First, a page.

Football looked increasingly like a state of emergency on Friday after its decision to postpone all weekend matches following the Queen’s death came sharply at odds with most other major sports.
While Test cricket, the PGA Golf Championship and Premiership rugby chose to return on Saturday, the Premier League, the English Football League and the four football associations in Great Britain and Northern Ireland canceled all matches as a mark of respect.
The Premier League said the decision was made after a meeting of its clubs at which tributes were paid to the Queen. “To honor her extraordinary life and contribution to the nation and as a mark of respect, this weekend’s Premier League round-robin matches will be postponed, including Monday night’s match,” it said.
Similar statements were released by the EFL and FA. However, supporter groups and former players question whether the cancellation – which also means the Women’s Super League will not start as scheduled and grassroots matches will not be played except in Scotland – is the best way to honor the Queen.
The Football Supporters’ Association said many fans would feel “this is a missed opportunity for football to pay its special respects”.
“Our view, which we have shared with the football authorities, is that most supporters would like to go to games this weekend and pay their respects to the Queen alongside their fellow fans,” it added.
Former England defender Gary Neville also suggested the decision was a mistake, saying: “Sport can demonstrate better than most the respect the Queen deserves.”
Football’s announcement came despite government guidance at two meetings on Thursday night and Friday morning in which sports organizations were told there was no obligation to postpone matches during the official mourning period.
Insiders suggested fear of negative headlines played a role in football’s decision, along with the desire by some to postpone matches out of respect for Prince William, who is president of the Football Association.
Most other sports take the view that it is better to honor the Queen’s life in full stadiums, bringing people together in tribute.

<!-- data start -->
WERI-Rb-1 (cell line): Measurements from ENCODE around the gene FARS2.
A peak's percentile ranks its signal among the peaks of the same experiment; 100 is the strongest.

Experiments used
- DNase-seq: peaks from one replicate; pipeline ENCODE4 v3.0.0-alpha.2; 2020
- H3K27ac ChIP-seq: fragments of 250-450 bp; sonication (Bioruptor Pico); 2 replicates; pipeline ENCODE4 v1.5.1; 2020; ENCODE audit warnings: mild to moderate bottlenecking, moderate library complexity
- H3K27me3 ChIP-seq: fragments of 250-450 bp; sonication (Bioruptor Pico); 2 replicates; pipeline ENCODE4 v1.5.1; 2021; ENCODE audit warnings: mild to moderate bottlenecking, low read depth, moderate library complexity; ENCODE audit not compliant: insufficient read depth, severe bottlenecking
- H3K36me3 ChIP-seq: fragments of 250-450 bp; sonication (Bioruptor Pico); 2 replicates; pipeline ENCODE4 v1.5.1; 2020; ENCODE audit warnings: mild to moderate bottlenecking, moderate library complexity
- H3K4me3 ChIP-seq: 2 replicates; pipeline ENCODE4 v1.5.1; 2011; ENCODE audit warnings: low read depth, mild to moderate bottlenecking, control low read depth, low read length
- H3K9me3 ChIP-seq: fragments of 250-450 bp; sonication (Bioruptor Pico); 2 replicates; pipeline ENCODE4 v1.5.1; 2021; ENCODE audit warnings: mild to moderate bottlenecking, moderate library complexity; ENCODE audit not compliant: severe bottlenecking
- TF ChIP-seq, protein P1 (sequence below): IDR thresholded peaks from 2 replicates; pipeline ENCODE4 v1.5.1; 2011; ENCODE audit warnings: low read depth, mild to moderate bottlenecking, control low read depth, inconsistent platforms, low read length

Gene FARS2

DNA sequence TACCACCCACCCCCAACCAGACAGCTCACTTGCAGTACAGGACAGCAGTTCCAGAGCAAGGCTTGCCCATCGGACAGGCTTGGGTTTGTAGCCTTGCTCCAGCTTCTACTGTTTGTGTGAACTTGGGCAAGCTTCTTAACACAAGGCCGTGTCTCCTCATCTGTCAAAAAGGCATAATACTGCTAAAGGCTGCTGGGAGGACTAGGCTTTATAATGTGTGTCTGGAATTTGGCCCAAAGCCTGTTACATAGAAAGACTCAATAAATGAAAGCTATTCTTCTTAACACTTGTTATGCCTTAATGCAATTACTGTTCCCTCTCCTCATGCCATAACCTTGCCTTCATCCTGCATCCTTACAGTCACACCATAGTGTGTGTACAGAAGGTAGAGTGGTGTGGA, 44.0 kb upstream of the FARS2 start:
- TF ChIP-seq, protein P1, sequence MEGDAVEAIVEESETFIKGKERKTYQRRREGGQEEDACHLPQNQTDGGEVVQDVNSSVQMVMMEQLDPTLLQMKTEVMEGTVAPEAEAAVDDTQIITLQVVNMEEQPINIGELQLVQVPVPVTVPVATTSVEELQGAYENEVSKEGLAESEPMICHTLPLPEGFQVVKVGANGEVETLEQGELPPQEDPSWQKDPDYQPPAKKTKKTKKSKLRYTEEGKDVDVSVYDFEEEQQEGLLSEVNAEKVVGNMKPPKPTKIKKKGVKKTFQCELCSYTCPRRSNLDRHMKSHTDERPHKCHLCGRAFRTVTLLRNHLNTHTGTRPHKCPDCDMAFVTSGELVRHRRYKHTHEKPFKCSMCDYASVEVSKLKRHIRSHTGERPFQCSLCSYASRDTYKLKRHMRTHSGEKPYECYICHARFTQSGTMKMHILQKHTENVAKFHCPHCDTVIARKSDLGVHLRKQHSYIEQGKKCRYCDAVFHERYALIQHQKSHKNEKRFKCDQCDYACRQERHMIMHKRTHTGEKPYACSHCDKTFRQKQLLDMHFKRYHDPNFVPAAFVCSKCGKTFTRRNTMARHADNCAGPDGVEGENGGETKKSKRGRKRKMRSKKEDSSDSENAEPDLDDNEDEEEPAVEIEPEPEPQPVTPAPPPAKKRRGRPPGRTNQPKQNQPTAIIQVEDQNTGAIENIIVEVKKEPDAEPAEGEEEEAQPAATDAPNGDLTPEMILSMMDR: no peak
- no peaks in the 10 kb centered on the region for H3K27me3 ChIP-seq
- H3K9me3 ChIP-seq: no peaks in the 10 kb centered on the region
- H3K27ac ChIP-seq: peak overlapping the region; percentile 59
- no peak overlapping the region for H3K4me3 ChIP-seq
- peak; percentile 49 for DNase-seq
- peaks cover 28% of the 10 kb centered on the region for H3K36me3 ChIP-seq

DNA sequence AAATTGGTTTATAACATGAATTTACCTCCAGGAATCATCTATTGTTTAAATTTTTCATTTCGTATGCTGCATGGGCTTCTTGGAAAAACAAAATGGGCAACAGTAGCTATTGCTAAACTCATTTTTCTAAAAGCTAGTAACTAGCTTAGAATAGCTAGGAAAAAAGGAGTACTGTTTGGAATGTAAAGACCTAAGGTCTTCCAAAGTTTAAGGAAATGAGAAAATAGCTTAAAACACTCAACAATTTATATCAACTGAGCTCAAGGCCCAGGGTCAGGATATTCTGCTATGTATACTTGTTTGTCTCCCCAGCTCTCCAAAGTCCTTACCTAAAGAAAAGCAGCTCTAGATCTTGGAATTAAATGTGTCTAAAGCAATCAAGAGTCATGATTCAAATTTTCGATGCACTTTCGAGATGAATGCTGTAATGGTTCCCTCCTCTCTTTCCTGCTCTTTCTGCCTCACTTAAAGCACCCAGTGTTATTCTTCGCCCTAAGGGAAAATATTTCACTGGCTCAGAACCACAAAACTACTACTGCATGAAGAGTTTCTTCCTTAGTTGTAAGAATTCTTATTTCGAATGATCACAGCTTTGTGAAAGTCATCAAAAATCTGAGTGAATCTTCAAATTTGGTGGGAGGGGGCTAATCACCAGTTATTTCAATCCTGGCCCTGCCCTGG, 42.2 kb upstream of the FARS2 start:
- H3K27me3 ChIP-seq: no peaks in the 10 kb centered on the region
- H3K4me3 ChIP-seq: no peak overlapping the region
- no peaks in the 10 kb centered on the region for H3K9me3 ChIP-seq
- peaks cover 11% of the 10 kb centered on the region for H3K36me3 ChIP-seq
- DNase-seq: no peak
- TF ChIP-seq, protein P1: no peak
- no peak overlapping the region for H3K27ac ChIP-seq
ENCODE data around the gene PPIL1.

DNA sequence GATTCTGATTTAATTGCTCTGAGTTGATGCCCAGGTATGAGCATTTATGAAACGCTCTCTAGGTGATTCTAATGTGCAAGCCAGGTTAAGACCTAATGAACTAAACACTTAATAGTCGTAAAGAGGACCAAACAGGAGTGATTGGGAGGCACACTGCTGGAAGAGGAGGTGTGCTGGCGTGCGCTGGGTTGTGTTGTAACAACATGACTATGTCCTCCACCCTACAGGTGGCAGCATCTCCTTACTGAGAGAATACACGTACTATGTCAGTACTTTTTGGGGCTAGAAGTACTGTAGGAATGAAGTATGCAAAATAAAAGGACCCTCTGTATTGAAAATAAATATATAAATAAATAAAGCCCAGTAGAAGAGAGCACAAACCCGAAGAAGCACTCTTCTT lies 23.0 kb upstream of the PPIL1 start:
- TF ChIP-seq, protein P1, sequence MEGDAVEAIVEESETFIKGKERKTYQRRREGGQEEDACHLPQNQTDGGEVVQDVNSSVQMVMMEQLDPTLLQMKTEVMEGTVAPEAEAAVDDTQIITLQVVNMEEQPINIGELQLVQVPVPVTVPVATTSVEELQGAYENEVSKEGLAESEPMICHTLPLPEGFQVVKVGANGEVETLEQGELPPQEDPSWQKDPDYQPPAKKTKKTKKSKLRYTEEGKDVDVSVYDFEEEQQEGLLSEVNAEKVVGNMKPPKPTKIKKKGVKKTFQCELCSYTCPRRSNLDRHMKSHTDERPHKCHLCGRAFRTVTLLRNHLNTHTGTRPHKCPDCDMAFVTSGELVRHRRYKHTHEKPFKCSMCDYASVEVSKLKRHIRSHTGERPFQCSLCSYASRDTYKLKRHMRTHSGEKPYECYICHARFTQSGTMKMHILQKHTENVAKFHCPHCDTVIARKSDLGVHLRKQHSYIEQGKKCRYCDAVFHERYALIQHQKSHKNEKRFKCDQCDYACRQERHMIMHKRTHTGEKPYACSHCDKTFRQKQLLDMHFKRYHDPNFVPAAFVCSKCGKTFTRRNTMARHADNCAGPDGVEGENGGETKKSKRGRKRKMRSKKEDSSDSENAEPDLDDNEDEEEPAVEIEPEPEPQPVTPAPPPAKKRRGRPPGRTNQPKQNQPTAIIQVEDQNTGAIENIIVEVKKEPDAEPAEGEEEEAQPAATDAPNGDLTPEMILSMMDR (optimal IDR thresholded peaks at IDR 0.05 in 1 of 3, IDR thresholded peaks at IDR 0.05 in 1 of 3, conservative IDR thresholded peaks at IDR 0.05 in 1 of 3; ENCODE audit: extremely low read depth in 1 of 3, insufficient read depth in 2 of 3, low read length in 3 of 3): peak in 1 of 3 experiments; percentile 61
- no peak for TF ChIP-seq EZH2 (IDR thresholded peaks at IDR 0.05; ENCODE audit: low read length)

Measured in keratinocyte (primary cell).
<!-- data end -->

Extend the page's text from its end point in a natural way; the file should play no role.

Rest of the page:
The RFU said it had decided to allow rugby union to go ahead this weekend after consulting a wide range of people. “The overwhelming views shared so far are that teams and supporters want to come together to honor Her Majesty Queen Elizabeth II, to be united in our grief as we mourn her death,” it said in a statement.
“Rugby, at its core, is about community and bringing people together, in good times and bad. Rugby clubs are a source of strength and support in times of uncertainty and we hope that by allowing games and other rugby activities to continue this weekend, with families and friends coming together, it will help us pull together at this time of national mourning. “
England’s third Test against South Africa will also resume on Saturday, with players and coaches wearing black armbands and a minute’s silence before kick-off.
However, the prospect of an extra day’s play to make up for missing out on Friday’s action ended when South Africa said they must fly home on Tuesday.
The England and Wales Cricket Board also confirmed that sport at all levels would continue “to pay tribute to Her Majesty Queen Elizabeth II and to honor her remarkable life and service”.
Golf’s BMW International at Wentworth will also resume, although it will be reduced to a 54-hole tournament, and the Rugby Super League play-offs will go ahead.
Elsewhere, Saturday’s St Leger at Doncaster has been postponed until Sunday, when a nine-race card will be staged to ensure Britain’s oldest classic and other important races lost as a result of the cancellation can go ahead. The match scheduled for Musselburgh Racecourse on Sunday will be canceled out of respect for the Queen’s body to lie in state in Edinburgh.
In boxing, the long-awaited fight between Claressa Shields and Savannah Marshall for the undisputed world middleweight title has been postponed until October 15.
Meanwhile, organizers of Sunday’s Great North Run, which has 60,000 runners, have confirmed the historic half marathon will go ahead as planned.
In a statement explaining their decision, organizers said: “The event is traditionally a celebration of the extraordinary achievements of ordinary people, this year will be an opportunity for us to come together and express our condolences while celebrating the life of our extraordinary Queen.
“The thousands of runners taking part are expected to raise around £25 million in much-needed donations for the charity, a fitting tribute to the Queen who lived her life in the service of our country and its people.”
However, another major grassroots event, the Richmond Runfest, was forced to postpone its marathon and other races as it passed through two sites partly owned by the historic royal palaces. “This weekend was supposed to be a celebration of months of training, fundraising and personal dedication,” it said in a statement. “Nevertheless, it is with broken hearts that we must adjourn.”